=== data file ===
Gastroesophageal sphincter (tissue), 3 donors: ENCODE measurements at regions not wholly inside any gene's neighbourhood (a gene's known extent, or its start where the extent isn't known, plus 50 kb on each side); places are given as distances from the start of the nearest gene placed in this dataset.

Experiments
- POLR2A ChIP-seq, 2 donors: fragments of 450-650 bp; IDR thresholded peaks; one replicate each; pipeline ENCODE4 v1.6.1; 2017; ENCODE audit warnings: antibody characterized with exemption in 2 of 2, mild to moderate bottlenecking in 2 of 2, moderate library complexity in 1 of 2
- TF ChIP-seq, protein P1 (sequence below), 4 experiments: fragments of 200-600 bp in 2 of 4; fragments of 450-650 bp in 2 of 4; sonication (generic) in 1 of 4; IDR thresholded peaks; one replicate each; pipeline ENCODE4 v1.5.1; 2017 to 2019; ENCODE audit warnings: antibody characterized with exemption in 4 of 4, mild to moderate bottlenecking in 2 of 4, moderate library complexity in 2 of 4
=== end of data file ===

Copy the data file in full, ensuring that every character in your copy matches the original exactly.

Gastroesophageal sphincter (tissue), 3 donors: ENCODE measurements at regions not wholly inside any gene's neighbourhood (a gene's known extent, or its start where the extent isn't known, plus 50 kb on each side); places are given as distances from the start of the nearest gene placed in this dataset.

Experiments
- POLR2A ChIP-seq, 2 donors: fragments of 450-650 bp; IDR thresholded peaks; one replicate each; pipeline ENCODE4 v1.6.1; 2017; ENCODE audit warnings: antibody characterized with exemption in 2 of 2, mild to moderate bottlenecking in 2 of 2, moderate library complexity in 1 of 2
- TF ChIP-seq, protein P1 (sequence below), 4 experiments: fragments of 200-600 bp in 2 of 4; fragments of 450-650 bp in 2 of 4; sonication (generic) in 1 of 4; IDR thresholded peaks; one replicate each; pipeline ENCODE4 v1.5.1; 2017 to 2019; ENCODE audit warnings: antibody characterized with exemption in 4 of 4, mild to moderate bottlenecking in 2 of 4, moderate library complexity in 2 of 4